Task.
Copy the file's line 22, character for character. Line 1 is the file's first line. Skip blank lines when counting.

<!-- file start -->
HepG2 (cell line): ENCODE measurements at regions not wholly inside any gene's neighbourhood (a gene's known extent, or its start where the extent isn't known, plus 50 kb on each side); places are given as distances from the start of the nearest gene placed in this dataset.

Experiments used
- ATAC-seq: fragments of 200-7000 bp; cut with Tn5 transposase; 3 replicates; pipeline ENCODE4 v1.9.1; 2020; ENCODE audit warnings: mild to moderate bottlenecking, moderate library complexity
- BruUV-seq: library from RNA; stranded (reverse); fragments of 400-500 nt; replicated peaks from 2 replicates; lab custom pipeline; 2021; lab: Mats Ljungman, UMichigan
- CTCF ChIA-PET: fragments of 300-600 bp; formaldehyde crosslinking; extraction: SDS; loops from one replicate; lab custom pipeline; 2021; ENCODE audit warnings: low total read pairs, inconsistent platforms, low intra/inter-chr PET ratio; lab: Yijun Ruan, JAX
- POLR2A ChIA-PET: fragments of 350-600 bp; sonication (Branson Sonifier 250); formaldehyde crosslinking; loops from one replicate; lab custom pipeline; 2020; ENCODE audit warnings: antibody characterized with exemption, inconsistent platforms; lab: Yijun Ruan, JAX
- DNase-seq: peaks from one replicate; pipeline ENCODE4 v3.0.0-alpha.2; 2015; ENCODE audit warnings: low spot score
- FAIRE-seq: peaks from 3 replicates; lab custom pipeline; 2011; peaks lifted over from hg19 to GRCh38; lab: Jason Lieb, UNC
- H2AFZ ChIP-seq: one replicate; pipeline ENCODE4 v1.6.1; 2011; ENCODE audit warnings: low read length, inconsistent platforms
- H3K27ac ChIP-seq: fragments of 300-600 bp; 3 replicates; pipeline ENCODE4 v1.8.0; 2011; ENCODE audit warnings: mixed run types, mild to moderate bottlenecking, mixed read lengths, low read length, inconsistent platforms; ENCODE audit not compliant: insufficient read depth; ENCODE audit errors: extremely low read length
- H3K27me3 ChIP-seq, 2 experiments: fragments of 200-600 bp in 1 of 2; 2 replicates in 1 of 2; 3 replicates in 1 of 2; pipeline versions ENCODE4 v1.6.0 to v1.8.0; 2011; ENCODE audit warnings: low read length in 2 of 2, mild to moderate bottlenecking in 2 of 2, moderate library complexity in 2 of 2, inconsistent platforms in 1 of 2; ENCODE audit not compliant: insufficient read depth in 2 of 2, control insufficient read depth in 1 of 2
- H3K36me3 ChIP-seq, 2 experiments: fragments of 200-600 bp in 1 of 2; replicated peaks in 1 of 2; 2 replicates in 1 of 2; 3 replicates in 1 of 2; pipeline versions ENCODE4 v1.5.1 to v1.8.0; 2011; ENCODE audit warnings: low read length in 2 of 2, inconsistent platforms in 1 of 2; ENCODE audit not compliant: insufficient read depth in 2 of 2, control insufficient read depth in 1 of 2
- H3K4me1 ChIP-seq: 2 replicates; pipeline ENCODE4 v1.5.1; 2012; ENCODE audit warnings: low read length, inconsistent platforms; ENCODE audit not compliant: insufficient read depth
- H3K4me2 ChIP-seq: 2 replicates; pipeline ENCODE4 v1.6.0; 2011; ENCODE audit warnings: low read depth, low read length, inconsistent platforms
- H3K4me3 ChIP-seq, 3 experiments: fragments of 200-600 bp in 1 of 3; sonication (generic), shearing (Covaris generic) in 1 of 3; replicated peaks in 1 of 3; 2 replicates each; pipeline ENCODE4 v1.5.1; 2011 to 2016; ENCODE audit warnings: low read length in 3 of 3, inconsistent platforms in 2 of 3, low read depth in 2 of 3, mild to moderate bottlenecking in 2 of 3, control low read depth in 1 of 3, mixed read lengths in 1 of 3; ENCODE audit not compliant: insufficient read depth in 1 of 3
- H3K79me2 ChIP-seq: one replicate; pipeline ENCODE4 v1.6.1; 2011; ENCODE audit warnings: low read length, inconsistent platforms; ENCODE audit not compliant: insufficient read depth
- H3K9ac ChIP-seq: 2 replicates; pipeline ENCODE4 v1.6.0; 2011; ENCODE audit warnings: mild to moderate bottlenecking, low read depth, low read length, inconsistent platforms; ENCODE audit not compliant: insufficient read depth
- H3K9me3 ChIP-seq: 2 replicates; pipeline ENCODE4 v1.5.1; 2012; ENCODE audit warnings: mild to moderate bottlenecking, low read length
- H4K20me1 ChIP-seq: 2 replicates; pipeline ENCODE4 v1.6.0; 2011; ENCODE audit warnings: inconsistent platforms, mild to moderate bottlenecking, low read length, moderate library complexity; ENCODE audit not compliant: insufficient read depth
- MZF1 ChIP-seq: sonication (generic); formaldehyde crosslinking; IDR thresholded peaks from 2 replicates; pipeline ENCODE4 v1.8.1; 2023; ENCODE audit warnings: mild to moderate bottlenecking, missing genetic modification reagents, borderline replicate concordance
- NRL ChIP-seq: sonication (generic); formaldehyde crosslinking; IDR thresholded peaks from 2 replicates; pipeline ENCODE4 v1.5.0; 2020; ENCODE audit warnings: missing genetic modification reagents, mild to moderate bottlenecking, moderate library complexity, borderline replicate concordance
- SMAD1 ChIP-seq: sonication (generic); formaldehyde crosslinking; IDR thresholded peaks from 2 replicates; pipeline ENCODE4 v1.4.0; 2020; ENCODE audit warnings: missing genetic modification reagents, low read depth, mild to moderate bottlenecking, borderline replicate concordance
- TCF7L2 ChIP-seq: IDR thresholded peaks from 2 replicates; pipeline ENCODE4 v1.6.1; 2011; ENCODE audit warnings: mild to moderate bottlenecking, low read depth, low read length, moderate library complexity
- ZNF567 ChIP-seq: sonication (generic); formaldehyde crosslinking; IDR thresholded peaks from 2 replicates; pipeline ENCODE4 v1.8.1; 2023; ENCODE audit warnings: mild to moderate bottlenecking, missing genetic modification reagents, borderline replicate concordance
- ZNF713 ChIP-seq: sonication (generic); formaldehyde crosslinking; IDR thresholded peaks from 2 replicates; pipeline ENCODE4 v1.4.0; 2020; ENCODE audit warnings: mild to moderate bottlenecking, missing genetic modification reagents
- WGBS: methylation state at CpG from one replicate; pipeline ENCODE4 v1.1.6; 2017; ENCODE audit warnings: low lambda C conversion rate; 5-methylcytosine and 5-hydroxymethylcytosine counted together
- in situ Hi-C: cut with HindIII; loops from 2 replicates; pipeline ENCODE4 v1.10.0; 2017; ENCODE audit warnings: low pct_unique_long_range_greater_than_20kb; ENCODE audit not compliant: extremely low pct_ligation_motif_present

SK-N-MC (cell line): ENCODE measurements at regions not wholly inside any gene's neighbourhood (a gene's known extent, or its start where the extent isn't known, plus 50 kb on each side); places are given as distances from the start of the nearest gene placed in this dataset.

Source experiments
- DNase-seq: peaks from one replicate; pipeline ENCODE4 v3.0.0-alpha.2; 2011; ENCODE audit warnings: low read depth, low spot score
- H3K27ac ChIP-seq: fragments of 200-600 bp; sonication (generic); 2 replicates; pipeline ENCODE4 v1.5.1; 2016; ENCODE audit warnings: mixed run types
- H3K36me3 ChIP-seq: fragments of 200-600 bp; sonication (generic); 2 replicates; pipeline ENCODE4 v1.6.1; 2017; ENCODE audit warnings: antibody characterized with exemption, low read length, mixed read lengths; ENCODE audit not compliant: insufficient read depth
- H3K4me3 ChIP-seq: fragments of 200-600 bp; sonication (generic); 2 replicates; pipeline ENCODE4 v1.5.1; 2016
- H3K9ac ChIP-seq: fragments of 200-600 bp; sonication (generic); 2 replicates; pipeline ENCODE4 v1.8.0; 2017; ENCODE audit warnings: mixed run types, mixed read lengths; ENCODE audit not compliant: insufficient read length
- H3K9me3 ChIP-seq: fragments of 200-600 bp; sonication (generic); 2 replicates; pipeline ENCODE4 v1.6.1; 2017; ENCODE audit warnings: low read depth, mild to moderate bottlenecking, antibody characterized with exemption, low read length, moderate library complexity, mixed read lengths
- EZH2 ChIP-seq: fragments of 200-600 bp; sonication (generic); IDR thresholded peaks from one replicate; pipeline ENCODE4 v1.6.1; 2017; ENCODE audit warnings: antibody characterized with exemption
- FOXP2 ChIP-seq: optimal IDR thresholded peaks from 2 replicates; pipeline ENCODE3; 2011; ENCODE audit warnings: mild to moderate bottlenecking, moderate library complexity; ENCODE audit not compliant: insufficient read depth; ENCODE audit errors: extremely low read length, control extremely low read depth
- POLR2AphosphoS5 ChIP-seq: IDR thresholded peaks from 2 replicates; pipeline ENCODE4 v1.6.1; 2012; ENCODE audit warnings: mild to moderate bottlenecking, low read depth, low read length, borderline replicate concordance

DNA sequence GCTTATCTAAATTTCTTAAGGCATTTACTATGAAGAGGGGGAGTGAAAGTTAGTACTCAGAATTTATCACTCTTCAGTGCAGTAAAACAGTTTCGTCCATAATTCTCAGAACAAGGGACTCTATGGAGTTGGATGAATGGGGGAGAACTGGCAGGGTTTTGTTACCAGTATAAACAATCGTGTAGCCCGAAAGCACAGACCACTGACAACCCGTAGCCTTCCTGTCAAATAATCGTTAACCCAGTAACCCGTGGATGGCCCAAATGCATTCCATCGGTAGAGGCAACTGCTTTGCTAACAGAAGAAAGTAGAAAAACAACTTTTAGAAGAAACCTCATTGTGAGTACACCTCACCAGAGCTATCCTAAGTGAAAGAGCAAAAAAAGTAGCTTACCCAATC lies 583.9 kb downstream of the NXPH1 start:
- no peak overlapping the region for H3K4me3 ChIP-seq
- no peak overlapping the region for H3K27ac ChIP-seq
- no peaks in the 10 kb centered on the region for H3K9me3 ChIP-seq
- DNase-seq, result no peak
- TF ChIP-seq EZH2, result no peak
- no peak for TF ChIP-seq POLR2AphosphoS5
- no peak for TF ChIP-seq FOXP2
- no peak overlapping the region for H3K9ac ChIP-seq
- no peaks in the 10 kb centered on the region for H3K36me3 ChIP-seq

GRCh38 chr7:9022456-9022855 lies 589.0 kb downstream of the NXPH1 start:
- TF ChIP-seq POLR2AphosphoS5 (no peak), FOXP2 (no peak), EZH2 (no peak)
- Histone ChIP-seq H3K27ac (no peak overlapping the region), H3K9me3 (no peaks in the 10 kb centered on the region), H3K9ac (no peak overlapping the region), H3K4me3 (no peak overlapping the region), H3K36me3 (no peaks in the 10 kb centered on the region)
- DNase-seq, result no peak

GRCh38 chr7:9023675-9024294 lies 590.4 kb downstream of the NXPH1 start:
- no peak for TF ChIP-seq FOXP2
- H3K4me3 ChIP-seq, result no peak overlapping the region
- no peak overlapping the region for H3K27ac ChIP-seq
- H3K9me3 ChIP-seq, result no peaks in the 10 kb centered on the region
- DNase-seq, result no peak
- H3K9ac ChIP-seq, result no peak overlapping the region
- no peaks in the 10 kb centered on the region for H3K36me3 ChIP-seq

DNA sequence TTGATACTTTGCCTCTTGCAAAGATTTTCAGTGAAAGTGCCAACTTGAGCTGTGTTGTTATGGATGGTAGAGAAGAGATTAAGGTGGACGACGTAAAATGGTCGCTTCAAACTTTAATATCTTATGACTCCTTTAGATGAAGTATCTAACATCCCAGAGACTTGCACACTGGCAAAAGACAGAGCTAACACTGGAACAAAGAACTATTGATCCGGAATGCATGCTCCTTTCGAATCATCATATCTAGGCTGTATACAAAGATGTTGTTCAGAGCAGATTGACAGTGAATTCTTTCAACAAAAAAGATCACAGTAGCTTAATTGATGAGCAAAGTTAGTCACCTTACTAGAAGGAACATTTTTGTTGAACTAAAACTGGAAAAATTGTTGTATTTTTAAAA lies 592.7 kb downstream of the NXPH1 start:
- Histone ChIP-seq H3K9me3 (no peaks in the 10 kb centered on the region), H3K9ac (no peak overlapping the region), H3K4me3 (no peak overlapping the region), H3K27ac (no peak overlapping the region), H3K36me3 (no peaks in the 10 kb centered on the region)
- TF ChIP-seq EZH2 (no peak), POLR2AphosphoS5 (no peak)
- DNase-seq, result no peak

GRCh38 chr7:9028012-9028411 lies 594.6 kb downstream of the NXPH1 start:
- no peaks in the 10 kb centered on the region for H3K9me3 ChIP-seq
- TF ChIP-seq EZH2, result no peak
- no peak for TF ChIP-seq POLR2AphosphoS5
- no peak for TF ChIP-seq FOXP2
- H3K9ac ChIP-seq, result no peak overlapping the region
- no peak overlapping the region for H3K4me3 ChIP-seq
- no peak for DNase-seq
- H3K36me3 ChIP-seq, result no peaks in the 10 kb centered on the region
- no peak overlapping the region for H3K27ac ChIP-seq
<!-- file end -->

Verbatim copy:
- SMAD1 ChIP-seq: sonication (generic); formaldehyde crosslinking; IDR thresholded peaks from 2 replicates; pipeline ENCODE4 v1.4.0; 2020; ENCODE audit warnings: missing genetic modification reagents, low read depth, mild to moderate bottlenecking, borderline replicate concordance